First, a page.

The opinion of the court was delivered by: WEINFELD
This derivative action was commenced by two plaintiffs, owners since 1943 of 200 shares of stock of the defendant International Cigar Machinery Company.
On June 19, 1950, shortly after the commencement of the action, the plaintiffs by an order of Judge Irving R. Kaufman D.C., 91 F.Supp. 710 were required to furnish $ 3,500 security for International's reasonable expenses, including attorneys' fees, and all proceedings, except to review or vacate the order until security was furnished, were stayed. New York General Corporation Law, McK. Consol. Laws, c. 23, Section 61-b. The order also granted leave to plaintiffs to move within 30 days to vacate the security order on proof that the owners of 5 per cent in number or $ 50,000 in market value of the stock of International had joined with them.
Within that period plaintiffs did so move to vacate on the ground that 212 additional stockholders owning shares of the then market value of $ 276,000 indicated an intention to join the action as plaintiffs. The motion was heard by District Judge McGohey who permitted the joinder of the additional stockholders but held that an amended complaint was required inasmuch as the allegations of residence and joint ownership of the stock by the Fullers, the two original plaintiffs, did not apply to all the newly added plaintiffs. Accordingly, leave was granted to file an amended complaint within 20 days. At the same time the motion to vacate the order granting security was denied without prejudice to renewal upon the basis of the amended complaint. D.C., 95 F.Supp. 764.
Subsequently, based on a proposed amended complaint intended to eliminate prior deficiencies, the plaintiffs renewed their motion to vacate the original order requiring security. However, plaintiffs' failure to properly verify the proposed amended complaint compelled denial of this motion too. D.C., 96 F.Supp. 606. The order entered thereon required the plaintiffs to furnish security within 10 days. No undertaking was filed within that period or to the date hereof.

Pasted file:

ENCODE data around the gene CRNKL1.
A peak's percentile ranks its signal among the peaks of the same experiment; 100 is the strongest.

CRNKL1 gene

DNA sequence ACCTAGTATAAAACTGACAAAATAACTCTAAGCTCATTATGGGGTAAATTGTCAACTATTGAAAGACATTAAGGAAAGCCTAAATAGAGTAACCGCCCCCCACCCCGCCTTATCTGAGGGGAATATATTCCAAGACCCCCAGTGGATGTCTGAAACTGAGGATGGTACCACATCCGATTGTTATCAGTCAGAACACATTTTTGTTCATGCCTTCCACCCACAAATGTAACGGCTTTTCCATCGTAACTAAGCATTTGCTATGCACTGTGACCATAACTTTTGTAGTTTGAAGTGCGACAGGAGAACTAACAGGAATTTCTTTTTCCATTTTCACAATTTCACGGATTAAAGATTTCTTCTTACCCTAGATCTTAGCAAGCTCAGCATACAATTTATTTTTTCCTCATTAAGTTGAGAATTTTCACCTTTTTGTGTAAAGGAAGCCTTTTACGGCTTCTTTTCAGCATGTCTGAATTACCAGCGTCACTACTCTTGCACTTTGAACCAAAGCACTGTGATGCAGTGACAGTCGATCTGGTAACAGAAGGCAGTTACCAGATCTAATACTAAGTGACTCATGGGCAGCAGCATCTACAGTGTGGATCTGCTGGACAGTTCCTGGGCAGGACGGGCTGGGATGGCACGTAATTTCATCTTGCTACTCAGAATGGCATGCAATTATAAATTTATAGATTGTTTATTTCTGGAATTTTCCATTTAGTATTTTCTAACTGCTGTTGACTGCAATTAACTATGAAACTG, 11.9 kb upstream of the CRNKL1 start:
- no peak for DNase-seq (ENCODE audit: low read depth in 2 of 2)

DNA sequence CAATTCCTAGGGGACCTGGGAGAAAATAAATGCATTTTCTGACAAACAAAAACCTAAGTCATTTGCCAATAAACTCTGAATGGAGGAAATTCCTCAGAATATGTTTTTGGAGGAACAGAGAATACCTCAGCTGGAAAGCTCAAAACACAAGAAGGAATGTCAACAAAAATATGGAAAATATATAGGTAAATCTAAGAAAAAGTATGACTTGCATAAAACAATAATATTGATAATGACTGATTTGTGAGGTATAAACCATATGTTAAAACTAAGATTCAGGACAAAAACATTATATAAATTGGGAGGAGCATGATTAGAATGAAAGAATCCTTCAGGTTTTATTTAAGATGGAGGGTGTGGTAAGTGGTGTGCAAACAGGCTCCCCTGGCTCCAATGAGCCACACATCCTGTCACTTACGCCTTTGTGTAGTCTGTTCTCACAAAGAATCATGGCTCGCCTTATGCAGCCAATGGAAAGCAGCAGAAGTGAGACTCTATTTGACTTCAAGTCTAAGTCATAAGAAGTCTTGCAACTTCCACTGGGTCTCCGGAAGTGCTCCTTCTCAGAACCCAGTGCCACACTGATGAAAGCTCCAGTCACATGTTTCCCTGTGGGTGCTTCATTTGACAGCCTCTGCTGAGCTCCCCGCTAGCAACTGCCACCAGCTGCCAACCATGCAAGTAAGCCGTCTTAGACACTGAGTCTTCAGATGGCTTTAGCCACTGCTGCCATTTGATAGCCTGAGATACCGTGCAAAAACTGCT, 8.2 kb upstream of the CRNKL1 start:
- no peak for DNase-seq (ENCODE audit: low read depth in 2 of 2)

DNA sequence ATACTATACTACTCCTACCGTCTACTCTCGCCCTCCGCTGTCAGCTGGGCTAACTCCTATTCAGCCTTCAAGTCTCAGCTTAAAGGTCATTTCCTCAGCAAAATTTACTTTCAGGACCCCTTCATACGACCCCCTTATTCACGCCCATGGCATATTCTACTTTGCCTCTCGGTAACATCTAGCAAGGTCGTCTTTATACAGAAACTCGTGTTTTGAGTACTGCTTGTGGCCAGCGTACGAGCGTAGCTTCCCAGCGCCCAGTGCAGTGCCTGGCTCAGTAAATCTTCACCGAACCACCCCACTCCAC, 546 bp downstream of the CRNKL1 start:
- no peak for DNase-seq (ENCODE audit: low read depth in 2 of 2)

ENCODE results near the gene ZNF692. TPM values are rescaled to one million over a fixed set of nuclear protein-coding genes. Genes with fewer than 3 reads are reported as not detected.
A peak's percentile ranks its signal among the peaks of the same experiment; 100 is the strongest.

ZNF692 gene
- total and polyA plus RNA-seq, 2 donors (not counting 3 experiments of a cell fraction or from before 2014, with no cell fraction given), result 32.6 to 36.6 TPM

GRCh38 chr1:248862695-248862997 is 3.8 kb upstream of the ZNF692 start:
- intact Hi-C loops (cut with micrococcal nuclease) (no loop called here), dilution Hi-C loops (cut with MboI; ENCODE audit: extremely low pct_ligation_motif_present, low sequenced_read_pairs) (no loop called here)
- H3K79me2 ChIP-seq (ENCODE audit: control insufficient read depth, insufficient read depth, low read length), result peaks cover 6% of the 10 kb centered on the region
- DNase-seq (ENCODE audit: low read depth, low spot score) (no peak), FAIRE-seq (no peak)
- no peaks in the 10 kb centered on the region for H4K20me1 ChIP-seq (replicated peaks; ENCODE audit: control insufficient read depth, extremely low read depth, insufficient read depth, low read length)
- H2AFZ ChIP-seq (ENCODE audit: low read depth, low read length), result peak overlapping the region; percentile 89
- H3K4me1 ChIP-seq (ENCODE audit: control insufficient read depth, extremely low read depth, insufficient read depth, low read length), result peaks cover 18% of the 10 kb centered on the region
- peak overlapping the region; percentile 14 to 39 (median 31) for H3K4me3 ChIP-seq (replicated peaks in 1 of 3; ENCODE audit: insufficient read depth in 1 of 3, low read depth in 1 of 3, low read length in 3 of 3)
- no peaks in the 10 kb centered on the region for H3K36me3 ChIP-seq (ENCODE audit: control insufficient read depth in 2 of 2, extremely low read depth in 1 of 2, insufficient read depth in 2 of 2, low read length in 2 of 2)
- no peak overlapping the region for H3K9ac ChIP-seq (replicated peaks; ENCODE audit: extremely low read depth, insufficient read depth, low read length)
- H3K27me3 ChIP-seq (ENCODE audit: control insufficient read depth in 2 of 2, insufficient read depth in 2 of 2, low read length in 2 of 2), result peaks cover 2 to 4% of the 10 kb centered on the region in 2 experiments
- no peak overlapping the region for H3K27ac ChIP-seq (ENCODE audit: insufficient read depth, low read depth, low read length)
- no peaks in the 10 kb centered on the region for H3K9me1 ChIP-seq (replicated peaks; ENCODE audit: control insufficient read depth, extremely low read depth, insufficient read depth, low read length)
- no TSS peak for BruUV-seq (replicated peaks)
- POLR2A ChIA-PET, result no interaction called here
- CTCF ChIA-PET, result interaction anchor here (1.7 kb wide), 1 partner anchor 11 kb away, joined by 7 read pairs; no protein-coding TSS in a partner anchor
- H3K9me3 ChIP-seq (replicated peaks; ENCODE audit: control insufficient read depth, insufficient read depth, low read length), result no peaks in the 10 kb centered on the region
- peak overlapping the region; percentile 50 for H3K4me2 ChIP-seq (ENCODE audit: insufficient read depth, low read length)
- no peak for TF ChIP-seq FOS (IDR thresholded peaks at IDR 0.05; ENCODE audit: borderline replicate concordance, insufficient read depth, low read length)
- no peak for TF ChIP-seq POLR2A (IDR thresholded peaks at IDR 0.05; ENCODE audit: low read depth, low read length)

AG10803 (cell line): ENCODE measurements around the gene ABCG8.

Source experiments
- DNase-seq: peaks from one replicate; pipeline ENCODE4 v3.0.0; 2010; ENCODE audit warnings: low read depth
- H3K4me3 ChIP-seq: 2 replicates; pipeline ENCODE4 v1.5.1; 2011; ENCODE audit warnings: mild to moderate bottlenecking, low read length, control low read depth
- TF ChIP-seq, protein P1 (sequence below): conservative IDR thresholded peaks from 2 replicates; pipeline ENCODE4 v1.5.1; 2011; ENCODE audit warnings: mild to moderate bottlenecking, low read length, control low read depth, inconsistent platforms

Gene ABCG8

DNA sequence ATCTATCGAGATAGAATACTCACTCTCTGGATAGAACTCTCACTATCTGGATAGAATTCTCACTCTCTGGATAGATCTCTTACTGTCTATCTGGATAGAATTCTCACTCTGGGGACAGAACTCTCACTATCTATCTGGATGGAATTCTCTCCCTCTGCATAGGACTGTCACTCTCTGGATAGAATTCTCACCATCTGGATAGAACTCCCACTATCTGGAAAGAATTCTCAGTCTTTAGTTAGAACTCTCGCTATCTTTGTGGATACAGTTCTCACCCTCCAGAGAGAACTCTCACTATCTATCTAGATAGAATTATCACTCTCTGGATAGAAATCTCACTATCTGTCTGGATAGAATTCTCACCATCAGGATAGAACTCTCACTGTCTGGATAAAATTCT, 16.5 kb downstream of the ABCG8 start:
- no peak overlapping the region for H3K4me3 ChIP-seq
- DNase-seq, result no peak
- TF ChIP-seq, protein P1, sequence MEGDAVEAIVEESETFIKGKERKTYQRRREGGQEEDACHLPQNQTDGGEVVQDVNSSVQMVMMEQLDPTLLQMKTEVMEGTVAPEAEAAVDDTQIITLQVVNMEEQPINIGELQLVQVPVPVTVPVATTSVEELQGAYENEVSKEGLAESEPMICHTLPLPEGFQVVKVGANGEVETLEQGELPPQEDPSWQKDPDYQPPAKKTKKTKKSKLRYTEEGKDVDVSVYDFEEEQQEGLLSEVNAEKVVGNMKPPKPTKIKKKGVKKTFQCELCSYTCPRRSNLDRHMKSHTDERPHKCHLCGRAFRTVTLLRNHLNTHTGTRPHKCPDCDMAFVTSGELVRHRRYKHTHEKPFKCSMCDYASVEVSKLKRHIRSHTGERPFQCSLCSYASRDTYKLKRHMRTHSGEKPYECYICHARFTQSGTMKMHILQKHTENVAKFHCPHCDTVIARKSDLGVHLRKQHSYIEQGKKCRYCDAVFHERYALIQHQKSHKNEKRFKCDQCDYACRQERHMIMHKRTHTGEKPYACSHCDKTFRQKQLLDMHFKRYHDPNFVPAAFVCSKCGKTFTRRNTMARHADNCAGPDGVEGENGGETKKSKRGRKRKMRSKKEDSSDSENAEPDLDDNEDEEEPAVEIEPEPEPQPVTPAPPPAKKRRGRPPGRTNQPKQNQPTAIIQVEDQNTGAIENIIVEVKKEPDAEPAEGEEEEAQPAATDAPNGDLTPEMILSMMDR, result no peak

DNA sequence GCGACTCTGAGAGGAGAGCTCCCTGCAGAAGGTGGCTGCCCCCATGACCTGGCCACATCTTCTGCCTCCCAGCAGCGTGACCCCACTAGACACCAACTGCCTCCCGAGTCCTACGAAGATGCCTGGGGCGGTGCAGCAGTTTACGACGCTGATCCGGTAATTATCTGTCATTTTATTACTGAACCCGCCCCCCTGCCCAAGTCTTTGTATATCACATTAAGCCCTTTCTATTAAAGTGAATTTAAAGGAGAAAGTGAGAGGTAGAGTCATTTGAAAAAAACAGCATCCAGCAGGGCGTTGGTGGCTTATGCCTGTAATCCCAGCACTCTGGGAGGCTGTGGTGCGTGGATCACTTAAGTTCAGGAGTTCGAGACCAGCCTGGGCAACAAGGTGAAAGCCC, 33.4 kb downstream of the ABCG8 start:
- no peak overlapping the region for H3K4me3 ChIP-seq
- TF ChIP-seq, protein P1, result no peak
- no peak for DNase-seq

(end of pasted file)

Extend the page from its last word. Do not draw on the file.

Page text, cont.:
Finally, another amended complaint was prepared, this time on behalf of 217 stockholders of the defendant International owning 20,869 shares of its stock with a market value of approximately $ 300,000, and verified by 12 plaintiffs who own 4,310 shares with a market value of $ 61,000.
The motion now before the Court requests permission to plaintiffs to file the aforesaid proposed amended complaint, the vacatur of the security provision contained in Judge Kaufman's order, as well as the joinder of three additional stockholders- the latter three being included in the 12 who verified the complaint.
Defendant offers no objection to the complaint or its verification. The real opposition is directed towards the attempt to vacate the security provision. The defendant urges that the present motion seeks the same relief heretofore denied by the order dated March 30, 1951, which contained the provision for the furnishing of security within 10 days. The contention is made that any action by this Court would in effect be tantamount to reviewing an order of another Judge of coordinate jurisdiction in the same case. Commercial Union of America v. Anglo-South American Bank, 2 Cir., 10 F.2d 937. This Court with the express consent of counsel has conferred with the Judges who entered the orders referred to and has been advised that there was no intention to effect a determination which precludes consideration of the present motion upon the merits. Accordingly, the Court considers the matter upon the new proposed amended complaint, properly verified, and the affidavits and papers submitted in support of and in opposition to the motion.
The total number of stockholders who now seek to proceed with the action is 217, owning 20,869 shares with a market value of $ 300,000. They represent 25 per cent of what might be termed 'free stock' of the defendant International- widely scattered and held by the public after taking into account the 67 1/2 per cent owned by the co-defendant American Machine & Foundry Company and its officers. They reside in 26 states and 94 cities and towns.